Harrisburg — A bill introduced by Rep. Bruce Smith, R-York and
Cumberland counties, that would add a ninth seat to the
Pennsylvania Game Commis-sion, unanimously passed the state House
in July and caught the leaders of Pennsylvania sportsmen’s groups
House Bill 2650 will add a seat to the current panel of eight
game commissioners. According to the legislation, the extra seat is
to be “given to an individual, knowledgeable on wildlife matters,
who currently holds a hunting or trapping license and has done so
for the last 10 years.”
The 198-0 House of Representatives vote came on July 1, and the
bill went to the Senate for committee assignment and debate.
Smith, who is chairman of the House Game and Fisheries
Committee, explained that he thought the measure was needed to
prevent tie votes such as the deadlock that developed in January
when game commissioners struggled to elect a president.
That four-hour session, which included seven tie votes and much
negotiation, finally ended when Commissioner Roxanne Pallone, of
Greene County, withdrew her name from consideration, leaving
Commissioner Tom Boop, of Northumberland County to be voted board
According to Smith, he started thinking about the need for a
ninth game commissioner right after the tie votes for board
president. “Every governmental body has some way to break tie
votes,” he said. “Boards of township supervisors, borough councils,
city councils – you name it, they all have odd numbers.
“And where there is an even number, such as the U.S. Senate, the
vice president breaks ties,” Smith added. “The Game Com-mission is
the only government body that I know of that has no way to break a
tie. Never again will we have a long meeting where they can’t break
Actually the Pennsylvania Fish & Boat Commission, with 10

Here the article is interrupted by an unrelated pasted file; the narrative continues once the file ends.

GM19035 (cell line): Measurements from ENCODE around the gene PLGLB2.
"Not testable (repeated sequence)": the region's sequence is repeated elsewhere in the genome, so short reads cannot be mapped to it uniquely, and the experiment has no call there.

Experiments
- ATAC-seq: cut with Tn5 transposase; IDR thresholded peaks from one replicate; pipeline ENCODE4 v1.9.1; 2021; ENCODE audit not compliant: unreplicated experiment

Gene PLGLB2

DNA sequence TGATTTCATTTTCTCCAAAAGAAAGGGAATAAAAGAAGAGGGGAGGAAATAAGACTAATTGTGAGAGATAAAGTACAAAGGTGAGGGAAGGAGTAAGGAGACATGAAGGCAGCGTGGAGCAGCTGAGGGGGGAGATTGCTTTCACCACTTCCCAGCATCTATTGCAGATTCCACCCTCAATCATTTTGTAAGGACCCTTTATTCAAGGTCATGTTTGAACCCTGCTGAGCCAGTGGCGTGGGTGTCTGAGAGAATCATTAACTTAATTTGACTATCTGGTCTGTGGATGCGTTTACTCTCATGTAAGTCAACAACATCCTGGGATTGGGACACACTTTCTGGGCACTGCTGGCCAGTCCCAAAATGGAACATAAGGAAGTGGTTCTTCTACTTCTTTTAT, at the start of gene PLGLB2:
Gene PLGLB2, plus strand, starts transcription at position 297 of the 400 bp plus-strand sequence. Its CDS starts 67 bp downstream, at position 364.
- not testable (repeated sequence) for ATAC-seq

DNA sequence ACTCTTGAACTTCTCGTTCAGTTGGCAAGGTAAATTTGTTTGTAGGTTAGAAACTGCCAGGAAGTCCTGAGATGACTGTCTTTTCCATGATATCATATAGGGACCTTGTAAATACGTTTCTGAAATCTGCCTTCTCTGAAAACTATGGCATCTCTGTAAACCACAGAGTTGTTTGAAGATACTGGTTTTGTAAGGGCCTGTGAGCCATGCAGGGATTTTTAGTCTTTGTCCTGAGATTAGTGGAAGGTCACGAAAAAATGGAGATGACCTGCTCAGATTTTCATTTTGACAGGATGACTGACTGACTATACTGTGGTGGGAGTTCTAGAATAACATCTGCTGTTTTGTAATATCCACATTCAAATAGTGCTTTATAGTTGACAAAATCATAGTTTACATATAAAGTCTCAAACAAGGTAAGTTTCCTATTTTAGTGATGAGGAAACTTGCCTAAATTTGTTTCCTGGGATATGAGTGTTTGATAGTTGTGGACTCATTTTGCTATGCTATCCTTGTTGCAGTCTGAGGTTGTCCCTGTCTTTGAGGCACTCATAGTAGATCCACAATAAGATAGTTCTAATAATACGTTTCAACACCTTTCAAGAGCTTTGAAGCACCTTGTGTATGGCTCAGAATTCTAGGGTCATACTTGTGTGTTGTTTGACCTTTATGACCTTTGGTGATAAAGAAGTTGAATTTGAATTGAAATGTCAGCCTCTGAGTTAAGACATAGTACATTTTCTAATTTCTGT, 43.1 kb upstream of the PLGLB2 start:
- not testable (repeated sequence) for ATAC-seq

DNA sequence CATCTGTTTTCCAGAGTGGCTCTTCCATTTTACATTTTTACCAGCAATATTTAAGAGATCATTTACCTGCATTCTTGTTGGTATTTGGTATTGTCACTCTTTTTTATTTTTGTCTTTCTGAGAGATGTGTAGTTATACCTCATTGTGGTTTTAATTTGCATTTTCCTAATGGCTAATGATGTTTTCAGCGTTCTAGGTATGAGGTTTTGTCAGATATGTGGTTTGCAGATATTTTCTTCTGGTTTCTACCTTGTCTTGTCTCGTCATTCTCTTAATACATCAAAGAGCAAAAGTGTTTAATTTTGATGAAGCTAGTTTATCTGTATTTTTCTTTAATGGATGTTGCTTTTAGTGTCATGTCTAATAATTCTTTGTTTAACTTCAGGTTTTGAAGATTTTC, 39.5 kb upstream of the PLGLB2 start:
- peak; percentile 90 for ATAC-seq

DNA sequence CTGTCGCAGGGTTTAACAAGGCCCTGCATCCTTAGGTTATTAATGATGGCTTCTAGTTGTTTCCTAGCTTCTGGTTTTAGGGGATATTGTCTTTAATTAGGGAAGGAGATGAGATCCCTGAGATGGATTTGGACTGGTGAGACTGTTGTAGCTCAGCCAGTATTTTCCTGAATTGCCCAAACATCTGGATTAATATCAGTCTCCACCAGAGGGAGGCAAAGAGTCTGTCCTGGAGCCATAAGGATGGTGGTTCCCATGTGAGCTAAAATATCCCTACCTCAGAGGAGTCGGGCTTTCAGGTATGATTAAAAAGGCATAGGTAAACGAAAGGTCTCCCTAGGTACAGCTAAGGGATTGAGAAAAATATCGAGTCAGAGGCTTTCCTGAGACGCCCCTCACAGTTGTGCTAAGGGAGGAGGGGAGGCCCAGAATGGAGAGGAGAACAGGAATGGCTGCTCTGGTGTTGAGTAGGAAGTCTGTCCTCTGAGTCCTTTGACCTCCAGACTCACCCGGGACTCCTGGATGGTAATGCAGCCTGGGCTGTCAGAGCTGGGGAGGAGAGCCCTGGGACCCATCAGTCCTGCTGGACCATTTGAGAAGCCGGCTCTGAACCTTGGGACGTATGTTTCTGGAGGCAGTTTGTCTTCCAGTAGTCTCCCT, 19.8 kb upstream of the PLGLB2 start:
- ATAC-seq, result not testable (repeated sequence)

seats, also has an even number on its board too, but Smith said he
didn’t consider the other agency on Elmerton Avenue. “You can’t do
them both at once, they have to be separate bills for fish and
game, so there is no way that the Fish & Boat Commission could
be incorporated into my bill,” he said.
“But I really never thought about the Fish & Boat Commission
because they don’t seem to get into the same intense debates that
game commissioners do, and to my knowledge haven’t had drawn-out
Game and Fish & Boat commissioner candidates are presently
interviewed by the Governor’s Council on Hunting, Fishing and
Conservation before two or three finalists are passed on to the
governor to select an appointee. The Senate then must confirm the
“I envision the exact same selection process for the ninth game
commissioner.” Smith said. “It will be an at-large seat – the only
one on the board.” Each game commissioner currently represents an
area of the state.
Leaders of the state’s largest sportsmen’s organization revealed
that they were blindsided by Smith’s bill, and while they didn’t
oppose it, neither did they endorse it.
“I didn’t know anything about it,” said Ted Onufrak, president
of the Pennsylvania Federation of Sportsmen’s Clubs. “And since we
haven’t met, the federation doesn’t have a position on it. I’m sure
we will be talking about it at our meeting this fall.
“What I think is ironic is that they never seem to have all the
positions on the Game Commission filled anyway,” Onufrak added. “I
think it doesn’t matter how many seats you have, but that they are
“I don’t see the need for it – I thought it was fine the way it
is. They got that tie for board president worked out.”